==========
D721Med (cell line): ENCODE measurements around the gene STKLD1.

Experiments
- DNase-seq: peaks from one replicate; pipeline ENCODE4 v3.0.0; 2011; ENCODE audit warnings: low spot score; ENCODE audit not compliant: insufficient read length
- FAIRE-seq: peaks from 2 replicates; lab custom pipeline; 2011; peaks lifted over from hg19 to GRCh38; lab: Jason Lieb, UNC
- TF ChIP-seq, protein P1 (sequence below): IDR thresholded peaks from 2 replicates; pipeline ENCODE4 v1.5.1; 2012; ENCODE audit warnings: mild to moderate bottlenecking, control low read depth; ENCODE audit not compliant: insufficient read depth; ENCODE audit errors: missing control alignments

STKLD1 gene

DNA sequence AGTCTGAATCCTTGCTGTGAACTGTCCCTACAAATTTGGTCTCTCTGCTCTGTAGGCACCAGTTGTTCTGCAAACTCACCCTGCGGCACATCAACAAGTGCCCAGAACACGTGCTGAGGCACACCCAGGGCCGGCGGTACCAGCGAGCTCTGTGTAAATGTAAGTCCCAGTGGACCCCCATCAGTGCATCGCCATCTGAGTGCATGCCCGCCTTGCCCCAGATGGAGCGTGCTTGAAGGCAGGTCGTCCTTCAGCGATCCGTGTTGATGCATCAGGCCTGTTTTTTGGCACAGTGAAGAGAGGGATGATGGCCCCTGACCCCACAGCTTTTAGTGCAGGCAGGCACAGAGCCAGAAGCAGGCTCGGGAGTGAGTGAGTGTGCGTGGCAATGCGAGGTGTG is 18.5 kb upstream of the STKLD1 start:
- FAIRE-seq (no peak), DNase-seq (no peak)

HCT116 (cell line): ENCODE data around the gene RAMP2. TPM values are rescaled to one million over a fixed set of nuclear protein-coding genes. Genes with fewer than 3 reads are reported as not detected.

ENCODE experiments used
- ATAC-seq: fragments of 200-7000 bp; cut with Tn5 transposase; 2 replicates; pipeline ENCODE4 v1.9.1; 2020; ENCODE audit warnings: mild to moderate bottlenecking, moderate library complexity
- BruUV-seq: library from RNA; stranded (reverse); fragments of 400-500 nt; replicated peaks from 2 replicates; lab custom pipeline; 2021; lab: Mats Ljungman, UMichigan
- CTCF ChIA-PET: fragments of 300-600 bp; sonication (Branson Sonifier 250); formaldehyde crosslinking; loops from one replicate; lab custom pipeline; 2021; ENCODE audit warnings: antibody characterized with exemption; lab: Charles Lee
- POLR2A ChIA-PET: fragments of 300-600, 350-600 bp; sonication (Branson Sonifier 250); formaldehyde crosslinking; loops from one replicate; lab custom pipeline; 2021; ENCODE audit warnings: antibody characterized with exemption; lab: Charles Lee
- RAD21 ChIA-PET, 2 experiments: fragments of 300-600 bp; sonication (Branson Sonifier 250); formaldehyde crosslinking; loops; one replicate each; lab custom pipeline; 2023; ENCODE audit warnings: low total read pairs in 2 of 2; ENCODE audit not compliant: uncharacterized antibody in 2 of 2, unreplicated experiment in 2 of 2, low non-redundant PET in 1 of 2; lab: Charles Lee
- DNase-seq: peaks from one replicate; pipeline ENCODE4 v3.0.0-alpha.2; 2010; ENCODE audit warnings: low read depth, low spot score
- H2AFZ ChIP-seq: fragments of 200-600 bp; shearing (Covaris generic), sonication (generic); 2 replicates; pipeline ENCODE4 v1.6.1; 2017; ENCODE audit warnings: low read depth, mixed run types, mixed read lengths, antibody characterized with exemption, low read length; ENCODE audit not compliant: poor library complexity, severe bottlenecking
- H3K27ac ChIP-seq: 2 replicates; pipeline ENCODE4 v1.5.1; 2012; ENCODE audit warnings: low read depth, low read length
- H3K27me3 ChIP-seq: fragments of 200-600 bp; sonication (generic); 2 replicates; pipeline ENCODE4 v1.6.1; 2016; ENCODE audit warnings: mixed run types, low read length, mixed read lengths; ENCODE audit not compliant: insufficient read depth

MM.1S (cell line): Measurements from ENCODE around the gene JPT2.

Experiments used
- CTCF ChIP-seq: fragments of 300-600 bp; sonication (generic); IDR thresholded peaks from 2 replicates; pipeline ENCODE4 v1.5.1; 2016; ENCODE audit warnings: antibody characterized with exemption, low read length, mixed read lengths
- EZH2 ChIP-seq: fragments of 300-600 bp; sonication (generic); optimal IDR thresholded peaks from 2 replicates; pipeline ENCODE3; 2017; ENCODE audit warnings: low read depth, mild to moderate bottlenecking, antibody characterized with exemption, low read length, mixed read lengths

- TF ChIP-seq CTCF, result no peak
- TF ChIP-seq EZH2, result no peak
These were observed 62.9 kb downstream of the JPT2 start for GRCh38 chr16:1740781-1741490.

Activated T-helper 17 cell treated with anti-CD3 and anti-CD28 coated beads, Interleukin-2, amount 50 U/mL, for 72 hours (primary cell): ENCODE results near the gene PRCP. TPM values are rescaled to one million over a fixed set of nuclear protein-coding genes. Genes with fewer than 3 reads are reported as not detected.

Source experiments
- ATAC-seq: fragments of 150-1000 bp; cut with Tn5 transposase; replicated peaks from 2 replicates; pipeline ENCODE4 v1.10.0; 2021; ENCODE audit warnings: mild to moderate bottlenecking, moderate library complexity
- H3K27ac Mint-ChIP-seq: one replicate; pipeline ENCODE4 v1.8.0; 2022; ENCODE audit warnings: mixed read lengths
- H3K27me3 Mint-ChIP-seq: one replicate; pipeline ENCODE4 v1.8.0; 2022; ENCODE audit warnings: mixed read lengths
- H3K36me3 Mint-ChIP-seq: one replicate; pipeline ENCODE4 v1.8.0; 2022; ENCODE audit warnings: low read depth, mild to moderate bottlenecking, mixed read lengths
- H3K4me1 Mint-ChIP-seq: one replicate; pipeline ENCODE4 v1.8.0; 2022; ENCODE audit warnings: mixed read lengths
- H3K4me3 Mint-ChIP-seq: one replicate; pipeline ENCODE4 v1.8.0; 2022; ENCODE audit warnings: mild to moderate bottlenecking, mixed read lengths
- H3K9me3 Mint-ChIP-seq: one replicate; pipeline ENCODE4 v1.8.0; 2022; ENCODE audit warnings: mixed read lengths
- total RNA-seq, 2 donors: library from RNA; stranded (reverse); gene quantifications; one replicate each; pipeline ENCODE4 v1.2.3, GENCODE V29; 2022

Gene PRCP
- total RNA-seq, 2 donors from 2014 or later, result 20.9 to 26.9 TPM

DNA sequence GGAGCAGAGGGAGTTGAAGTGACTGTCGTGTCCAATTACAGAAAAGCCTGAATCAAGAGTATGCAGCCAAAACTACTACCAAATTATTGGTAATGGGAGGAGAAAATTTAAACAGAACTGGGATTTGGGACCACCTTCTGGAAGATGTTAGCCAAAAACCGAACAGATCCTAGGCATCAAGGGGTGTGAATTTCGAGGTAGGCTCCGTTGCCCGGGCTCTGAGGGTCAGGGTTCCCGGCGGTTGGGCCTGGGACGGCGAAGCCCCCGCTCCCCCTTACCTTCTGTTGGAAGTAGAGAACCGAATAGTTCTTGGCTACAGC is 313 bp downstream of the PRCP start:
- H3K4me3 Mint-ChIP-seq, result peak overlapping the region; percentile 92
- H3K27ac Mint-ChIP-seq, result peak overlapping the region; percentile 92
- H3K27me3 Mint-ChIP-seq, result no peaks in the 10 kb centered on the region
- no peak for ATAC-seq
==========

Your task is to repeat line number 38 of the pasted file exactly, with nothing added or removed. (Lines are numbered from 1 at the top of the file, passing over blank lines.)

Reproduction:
- total RNA-seq, 2 donors from 2014 or later, result 20.9 to 26.9 TPM